In the 30 years that followed that resolution, the idea of a professional code for civil engineers was raised only sporadically in journal articles and membership meetings. But in 1913, reflecting the growing view that an ethics code for civil engineers was not only desirable but also necessary if the profession was to maintain its status in relation to such other professions as medicine and law, the board appointed a committee to reconsider the establishment of ethical standards and to prepare a code for review.
That committee's recommendations were approved by the board in June 1914, and in September of that year the membership approved the first edition of ASCE's Code of Ethics, which read as follows:
It shall be considered unprofessional and inconsistent with honorable and dignified bearing for any member of the American Society of Civil Engineers:
1. To act for his clients in professional matters otherwise than as a faithful agent or trustee, or to accept any remuneration other than his stated charges for services rendered his clients.
2. To attempt to injure falsely or maliciously, directly or indirectly, the professional reputation, prospects, or business, of another Engineer.
3. To attempt to supplant another Engineer after definite steps have been taken toward his employment.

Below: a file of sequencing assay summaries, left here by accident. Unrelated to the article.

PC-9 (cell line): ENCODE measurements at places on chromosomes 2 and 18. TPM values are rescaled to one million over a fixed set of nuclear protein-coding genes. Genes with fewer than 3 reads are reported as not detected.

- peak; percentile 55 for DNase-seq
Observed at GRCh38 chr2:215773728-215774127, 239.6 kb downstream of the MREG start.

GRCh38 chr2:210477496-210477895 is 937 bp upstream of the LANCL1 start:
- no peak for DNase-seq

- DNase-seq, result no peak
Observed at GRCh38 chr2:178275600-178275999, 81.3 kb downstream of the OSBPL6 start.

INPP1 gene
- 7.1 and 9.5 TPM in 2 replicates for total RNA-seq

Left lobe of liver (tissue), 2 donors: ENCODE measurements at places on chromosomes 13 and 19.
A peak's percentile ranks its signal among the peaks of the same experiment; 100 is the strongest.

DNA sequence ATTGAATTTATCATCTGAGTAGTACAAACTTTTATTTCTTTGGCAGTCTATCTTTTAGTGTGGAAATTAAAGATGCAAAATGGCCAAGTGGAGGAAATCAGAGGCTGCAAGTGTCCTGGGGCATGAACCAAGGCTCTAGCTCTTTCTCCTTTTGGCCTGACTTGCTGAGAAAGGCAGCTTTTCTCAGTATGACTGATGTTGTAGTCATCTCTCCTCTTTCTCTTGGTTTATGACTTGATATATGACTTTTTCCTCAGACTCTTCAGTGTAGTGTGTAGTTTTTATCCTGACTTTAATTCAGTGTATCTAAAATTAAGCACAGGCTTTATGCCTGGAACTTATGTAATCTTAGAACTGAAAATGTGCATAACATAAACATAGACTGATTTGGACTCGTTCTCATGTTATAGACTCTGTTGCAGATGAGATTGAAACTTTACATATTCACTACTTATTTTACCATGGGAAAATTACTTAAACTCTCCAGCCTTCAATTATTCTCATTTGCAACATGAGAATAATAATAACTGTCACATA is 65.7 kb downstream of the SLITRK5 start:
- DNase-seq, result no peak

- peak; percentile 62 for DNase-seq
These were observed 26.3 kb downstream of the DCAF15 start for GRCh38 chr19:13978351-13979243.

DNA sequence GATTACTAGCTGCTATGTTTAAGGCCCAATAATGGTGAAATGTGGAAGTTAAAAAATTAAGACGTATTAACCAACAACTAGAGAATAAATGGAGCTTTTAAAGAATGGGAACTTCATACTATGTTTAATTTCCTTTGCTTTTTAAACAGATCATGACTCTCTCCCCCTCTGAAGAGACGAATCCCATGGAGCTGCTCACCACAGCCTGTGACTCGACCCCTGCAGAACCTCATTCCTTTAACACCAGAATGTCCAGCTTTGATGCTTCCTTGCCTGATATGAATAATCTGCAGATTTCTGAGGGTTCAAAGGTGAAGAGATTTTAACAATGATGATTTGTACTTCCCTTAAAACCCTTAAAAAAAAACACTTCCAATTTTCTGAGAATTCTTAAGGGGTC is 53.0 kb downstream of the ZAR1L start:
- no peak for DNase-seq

4. To compete with another Engineer for employment on the basis of professional charges, by reducing his usual charges and in this manner attempting to underbid after being informed of the charges named by another.
5. To review the work of another Engineer for the same client, except with the knowledge or consent of such Engineer, or unless the connection of such Engineer with the work has been terminated.
6. To advertise in self-laudatory language, or in any other manner derogatory to the dignity of the Profession.
Although the 1914 code was an important step for ASCE in communicating the importance of high ethical standards, it is interesting to note that the first code continued to embody the view that a civil engineer's obligation to safeguard the welfare of the public was best left to personal honor rather than to regulation. The canons of that first code deal only with an engineer's interactions with other engineers and with clients and make no mention of an engineer's duty to the public. It would not be until 1976 that the board adopted an express statement of the engineer's fundamental ethical duty to "hold paramount the safety, health, and welfare of the public."
It is also interesting to note that, of the original six canons, only the first two remain in a substantially similar form in ASCE's current code. Canons 3 and 4 of the original code were removed in the 1970s to comply with a U.S. Department of Justice decree stating that codes of ethics that prohibited price competition were in violation of federal antitrust law. (See this column in the February and March 2007 issues for additional information.) Similarly, canon 6 was removed in the 1990s after the federal government advised that broad restrictions on advertising served to limit price competition and therefore also were an unlawful restraint of trade. Canon 5 was dropped from the code in a 1980 revision.
© ASCE, ASCE News, December, 2007